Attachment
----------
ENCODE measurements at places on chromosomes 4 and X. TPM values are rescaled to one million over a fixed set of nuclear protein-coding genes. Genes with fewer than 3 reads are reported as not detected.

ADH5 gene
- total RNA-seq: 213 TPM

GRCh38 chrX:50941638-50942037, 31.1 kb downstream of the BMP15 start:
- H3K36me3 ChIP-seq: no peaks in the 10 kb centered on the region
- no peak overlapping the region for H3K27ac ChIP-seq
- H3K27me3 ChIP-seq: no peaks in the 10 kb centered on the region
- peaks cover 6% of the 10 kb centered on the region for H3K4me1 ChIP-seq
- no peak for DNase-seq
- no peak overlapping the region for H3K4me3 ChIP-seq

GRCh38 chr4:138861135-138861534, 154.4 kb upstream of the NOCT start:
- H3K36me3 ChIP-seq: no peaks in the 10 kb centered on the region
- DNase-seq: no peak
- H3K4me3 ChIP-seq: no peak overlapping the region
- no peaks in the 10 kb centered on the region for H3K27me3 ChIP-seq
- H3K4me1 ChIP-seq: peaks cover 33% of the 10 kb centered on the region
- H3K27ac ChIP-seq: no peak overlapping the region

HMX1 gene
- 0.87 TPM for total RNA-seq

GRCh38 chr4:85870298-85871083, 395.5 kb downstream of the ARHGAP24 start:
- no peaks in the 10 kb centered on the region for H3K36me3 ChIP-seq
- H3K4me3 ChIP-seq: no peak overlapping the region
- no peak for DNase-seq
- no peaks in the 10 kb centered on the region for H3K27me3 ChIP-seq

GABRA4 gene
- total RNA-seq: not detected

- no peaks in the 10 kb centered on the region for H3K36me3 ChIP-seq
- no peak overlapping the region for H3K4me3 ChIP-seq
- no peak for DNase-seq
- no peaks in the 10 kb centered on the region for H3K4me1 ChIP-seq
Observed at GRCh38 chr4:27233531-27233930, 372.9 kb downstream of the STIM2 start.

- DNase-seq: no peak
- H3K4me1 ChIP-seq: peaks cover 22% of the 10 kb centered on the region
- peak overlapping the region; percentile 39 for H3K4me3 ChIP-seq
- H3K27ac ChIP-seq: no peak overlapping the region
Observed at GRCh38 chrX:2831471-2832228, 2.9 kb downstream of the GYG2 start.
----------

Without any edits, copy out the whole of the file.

ENCODE measurements at places on chromosomes 4 and X. TPM values are rescaled to one million over a fixed set of nuclear protein-coding genes. Genes with fewer than 3 reads are reported as not detected.

ADH5 gene
- total RNA-seq: 213 TPM

GRCh38 chrX:50941638-50942037, 31.1 kb downstream of the BMP15 start:
- H3K36me3 ChIP-seq: no peaks in the 10 kb centered on the region
- no peak overlapping the region for H3K27ac ChIP-seq
- H3K27me3 ChIP-seq: no peaks in the 10 kb centered on the region
- peaks cover 6% of the 10 kb centered on the region for H3K4me1 ChIP-seq
- no peak for DNase-seq
- no peak overlapping the region for H3K4me3 ChIP-seq

GRCh38 chr4:138861135-138861534, 154.4 kb upstream of the NOCT start:
- H3K36me3 ChIP-seq: no peaks in the 10 kb centered on the region
- DNase-seq: no peak
- H3K4me3 ChIP-seq: no peak overlapping the region
- no peaks in the 10 kb centered on the region for H3K27me3 ChIP-seq
- H3K4me1 ChIP-seq: peaks cover 33% of the 10 kb centered on the region
- H3K27ac ChIP-seq: no peak overlapping the region

HMX1 gene
- 0.87 TPM for total RNA-seq

GRCh38 chr4:85870298-85871083, 395.5 kb downstream of the ARHGAP24 start:
- no peaks in the 10 kb centered on the region for H3K36me3 ChIP-seq
- H3K4me3 ChIP-seq: no peak overlapping the region
- no peak for DNase-seq
- no peaks in the 10 kb centered on the region for H3K27me3 ChIP-seq

GABRA4 gene
- total RNA-seq: not detected

- no peaks in the 10 kb centered on the region for H3K36me3 ChIP-seq
- no peak overlapping the region for H3K4me3 ChIP-seq
- no peak for DNase-seq
- no peaks in the 10 kb centered on the region for H3K4me1 ChIP-seq
Observed at GRCh38 chr4:27233531-27233930, 372.9 kb downstream of the STIM2 start.

- DNase-seq: no peak
- H3K4me1 ChIP-seq: peaks cover 22% of the 10 kb centered on the region
- peak overlapping the region; percentile 39 for H3K4me3 ChIP-seq
- H3K27ac ChIP-seq: no peak overlapping the region
Observed at GRCh38 chrX:2831471-2832228, 2.9 kb downstream of the GYG2 start.